Modern society is constantly working towards improvements in health care and its related sciences. A health-care system is a system of healing; like any other structure it embraces a number of social expectations regarding the definition of being a “patient.” This paper will discuss the theory of structural functionalism and how the idea of Parson’s Sick Role interrelates with my personal experience. The concept will be exemplified by a personal medical experience when I was diagnosed with the Lyme disease that left me virtually incapacitated in performing my day-to-day tasks. I will discuss the significance of Parson’s sick role, structural functionalism theory and it’s implications on a societal level, my personal illness and finally, how the aforementioned concepts affected my personal experience. This paper will analyze how does Parson’s sick role play into my sickness?
My Personal Experience
What is a Lyme disease?
Two years ago I was diagnosed with the Lyme disease. Lyme disease is a bacterial infection transmitted by a tick bite. The disease starts off as a minor peculiar skin rash that turns into severe arthritis symptoms leading towards crippling (Shrestha, Grodzicki, & Steere, 1985, p. 236). Lyme disease is also known to contribute to arthritis, heart problems, brain problems and nerve severities. During this time, I was unable to continue with my day-to-day life and was forced to rest to allow for maximum recovery. After receiving antibiotics and receiving professional advice I was able to recover and be introduced into the role I play as society such as a student, employee, son and more.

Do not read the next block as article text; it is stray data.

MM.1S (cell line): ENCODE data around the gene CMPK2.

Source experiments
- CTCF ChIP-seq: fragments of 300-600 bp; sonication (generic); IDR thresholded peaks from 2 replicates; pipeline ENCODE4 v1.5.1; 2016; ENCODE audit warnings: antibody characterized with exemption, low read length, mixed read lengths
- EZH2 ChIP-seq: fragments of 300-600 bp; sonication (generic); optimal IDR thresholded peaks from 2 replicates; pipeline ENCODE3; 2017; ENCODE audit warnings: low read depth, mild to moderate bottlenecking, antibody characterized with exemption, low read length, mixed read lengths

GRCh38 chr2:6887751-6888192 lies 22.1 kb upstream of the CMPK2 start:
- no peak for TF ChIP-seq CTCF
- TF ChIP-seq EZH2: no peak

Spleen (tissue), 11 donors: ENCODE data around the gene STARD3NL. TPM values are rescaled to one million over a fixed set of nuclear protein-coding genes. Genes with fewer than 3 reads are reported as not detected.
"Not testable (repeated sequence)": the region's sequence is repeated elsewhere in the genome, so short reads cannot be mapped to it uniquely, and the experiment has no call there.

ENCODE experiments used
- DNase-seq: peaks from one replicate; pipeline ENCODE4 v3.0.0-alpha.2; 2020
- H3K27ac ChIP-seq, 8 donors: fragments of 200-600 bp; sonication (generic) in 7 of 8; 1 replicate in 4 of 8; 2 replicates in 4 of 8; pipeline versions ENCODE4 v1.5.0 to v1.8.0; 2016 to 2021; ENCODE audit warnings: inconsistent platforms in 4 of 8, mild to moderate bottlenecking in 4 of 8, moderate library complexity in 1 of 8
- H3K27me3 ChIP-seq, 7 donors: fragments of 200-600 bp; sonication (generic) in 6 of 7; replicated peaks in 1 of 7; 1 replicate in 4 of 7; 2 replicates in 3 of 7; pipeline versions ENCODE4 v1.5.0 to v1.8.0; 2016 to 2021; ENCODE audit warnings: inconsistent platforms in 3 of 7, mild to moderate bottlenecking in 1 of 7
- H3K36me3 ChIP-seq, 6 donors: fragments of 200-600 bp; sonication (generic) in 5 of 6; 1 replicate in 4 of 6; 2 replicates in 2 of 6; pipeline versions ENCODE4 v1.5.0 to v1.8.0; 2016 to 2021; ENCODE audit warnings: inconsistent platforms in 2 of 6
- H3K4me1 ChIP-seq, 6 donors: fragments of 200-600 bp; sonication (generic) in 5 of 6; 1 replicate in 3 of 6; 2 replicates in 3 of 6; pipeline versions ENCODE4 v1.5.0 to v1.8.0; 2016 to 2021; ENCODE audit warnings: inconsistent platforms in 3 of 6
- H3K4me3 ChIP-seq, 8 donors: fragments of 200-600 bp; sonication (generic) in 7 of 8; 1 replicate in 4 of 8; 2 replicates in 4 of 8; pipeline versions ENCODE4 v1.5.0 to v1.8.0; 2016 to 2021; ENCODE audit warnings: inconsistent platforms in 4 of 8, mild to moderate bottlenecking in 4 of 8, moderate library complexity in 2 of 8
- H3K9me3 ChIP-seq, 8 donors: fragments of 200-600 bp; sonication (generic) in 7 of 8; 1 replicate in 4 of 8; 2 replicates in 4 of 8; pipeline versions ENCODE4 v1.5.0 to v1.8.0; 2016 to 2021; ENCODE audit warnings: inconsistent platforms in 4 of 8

Structural Functionalism Theory
What is Structural Functionalism Theory? ...
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Clarke, J. (2008). Sociological perspectives. In Health, Illness, and Medicine in Canada. (6th ed., p.5) Ed.Don Mills: OUP
Kingsbury, N., & Scanzoni, J. (1993). Structural-Functionalism. Sourcebook of Family Theories and Methods, 195-196. Retrieved from http://link.springer.com/chapter/10.1007/978-0-387-85764-0_9
Segall, A. (1976). The Sick Role Concept: Understanding Illness Behavior. Health and Social Behavior, 17(2), 162-169. Retrieved from http://www.jstor.org/discover/10.2307/2136342?uid=2&uid=4&sid=21103016436073
Shrestha, M., Grodzicki, R. L., & Steere, A. C. (1985). Diagnosing early lyme disease. The American Journal of Medicine, 78(2), 235-236. Retrieved from http://www.sciencedirect.com/science/article/pii/0002934385904322
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